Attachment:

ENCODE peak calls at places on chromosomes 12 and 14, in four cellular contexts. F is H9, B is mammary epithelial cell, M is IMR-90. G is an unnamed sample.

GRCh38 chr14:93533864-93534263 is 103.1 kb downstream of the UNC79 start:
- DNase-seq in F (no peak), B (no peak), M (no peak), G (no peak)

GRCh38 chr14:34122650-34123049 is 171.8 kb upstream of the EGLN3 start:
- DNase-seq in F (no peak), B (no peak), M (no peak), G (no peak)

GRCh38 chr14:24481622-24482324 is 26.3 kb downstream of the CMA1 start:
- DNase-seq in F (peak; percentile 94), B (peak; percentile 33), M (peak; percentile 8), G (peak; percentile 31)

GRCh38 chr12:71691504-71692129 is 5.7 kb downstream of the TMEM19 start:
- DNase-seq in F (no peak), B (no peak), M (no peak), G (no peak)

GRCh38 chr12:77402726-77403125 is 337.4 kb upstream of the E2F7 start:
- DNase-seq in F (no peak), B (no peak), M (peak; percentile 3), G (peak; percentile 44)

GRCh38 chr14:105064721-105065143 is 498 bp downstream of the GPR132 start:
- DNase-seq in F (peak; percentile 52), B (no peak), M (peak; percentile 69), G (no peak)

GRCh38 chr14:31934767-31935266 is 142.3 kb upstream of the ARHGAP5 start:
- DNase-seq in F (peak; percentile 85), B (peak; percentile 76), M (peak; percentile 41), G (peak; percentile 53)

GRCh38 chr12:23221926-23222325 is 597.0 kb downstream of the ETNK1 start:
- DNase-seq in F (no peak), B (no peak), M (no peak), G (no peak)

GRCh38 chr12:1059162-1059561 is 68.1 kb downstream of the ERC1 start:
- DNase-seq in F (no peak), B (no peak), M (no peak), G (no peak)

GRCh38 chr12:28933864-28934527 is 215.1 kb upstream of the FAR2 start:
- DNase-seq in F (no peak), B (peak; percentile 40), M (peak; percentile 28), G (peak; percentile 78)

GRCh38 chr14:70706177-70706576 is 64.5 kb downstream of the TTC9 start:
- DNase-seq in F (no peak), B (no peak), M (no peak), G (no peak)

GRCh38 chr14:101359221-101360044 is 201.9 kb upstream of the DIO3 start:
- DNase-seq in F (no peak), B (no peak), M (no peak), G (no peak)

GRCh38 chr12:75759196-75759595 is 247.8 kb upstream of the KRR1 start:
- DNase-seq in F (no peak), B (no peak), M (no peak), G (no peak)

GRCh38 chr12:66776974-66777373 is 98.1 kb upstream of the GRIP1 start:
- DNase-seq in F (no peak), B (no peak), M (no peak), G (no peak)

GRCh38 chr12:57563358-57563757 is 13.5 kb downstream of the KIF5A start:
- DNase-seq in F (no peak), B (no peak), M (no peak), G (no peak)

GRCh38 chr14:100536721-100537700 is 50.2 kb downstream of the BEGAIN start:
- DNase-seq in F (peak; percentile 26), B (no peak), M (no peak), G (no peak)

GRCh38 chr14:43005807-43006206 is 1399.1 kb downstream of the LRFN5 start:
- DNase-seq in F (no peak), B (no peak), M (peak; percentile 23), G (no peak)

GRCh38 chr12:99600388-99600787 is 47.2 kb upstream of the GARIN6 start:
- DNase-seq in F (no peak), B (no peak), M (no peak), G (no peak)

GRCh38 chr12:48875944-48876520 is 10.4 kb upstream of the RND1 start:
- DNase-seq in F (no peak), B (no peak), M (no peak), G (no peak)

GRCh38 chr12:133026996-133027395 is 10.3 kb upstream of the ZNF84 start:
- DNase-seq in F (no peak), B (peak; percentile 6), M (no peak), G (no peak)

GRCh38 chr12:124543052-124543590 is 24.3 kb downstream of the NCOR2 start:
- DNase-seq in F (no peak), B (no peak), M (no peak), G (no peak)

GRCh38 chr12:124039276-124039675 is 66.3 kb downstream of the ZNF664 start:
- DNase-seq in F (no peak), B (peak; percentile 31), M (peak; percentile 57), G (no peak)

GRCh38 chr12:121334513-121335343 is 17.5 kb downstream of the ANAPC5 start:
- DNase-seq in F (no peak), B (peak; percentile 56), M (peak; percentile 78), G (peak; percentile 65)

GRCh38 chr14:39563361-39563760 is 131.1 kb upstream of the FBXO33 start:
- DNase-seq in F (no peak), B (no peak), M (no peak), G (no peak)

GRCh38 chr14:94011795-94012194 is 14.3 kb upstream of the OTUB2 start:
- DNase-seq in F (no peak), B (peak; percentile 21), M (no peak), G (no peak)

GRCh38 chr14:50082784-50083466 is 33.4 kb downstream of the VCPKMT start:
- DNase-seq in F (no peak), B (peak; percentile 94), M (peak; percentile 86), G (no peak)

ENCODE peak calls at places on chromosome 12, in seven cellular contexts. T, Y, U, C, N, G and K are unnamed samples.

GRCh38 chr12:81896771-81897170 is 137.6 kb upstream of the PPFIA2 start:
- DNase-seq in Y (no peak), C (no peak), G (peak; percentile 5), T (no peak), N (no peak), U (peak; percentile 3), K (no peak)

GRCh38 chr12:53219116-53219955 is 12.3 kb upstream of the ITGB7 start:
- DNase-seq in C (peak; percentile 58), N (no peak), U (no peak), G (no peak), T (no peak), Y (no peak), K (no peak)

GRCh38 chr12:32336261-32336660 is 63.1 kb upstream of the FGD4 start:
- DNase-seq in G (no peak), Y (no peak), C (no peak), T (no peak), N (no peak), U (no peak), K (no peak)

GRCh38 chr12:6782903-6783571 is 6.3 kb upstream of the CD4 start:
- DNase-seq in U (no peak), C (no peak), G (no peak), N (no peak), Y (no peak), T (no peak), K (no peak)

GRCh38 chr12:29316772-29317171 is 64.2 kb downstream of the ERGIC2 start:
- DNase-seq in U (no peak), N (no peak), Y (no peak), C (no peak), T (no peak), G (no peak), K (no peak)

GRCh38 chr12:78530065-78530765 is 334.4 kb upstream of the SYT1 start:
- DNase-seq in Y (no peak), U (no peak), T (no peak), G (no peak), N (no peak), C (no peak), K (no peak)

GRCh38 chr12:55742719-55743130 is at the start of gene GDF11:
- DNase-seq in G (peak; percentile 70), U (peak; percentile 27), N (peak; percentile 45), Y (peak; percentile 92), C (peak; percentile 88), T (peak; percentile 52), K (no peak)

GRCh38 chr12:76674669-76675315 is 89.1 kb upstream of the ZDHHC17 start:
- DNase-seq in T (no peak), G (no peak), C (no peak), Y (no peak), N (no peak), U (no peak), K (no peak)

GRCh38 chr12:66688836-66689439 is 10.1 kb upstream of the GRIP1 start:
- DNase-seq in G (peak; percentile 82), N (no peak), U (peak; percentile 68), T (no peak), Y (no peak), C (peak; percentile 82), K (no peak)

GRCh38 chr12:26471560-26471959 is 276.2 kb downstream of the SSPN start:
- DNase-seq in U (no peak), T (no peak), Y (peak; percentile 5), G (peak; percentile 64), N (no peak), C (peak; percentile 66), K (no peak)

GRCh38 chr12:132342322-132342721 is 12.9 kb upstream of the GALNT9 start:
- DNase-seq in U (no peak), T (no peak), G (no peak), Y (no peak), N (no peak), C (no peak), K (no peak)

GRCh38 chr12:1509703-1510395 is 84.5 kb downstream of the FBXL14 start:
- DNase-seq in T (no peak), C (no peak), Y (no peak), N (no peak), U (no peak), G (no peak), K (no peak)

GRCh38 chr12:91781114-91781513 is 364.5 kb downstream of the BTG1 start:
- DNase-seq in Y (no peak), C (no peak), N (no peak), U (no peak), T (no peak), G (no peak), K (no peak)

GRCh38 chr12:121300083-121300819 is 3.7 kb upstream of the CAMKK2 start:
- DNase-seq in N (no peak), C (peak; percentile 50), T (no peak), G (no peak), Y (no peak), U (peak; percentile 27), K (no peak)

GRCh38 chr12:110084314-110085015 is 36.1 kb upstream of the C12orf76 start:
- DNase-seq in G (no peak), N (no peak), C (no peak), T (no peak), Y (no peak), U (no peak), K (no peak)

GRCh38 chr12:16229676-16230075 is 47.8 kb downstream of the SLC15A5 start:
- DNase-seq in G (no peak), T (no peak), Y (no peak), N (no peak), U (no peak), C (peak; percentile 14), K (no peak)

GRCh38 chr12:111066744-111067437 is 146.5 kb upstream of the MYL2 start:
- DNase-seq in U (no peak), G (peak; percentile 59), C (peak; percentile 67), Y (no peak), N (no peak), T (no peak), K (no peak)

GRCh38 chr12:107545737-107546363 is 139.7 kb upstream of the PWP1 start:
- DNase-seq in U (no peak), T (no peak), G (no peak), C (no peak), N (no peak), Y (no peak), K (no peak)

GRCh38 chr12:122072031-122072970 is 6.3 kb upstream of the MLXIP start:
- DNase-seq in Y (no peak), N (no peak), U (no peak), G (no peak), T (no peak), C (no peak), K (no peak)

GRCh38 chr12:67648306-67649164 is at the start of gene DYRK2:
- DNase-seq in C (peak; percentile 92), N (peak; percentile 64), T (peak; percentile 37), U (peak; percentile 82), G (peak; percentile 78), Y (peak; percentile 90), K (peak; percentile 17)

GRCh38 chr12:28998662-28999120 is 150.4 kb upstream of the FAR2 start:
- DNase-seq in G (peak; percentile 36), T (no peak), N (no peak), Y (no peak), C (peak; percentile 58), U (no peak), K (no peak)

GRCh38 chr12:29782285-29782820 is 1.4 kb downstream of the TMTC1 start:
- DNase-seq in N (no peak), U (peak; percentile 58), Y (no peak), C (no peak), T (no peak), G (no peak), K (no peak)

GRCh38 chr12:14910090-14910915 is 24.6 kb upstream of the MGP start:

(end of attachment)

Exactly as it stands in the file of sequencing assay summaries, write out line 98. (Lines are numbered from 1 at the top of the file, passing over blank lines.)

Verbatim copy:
- DNase-seq in N (no peak), U (peak; percentile 58), Y (no peak), C (no peak), T (no peak), G (no peak), K (no peak)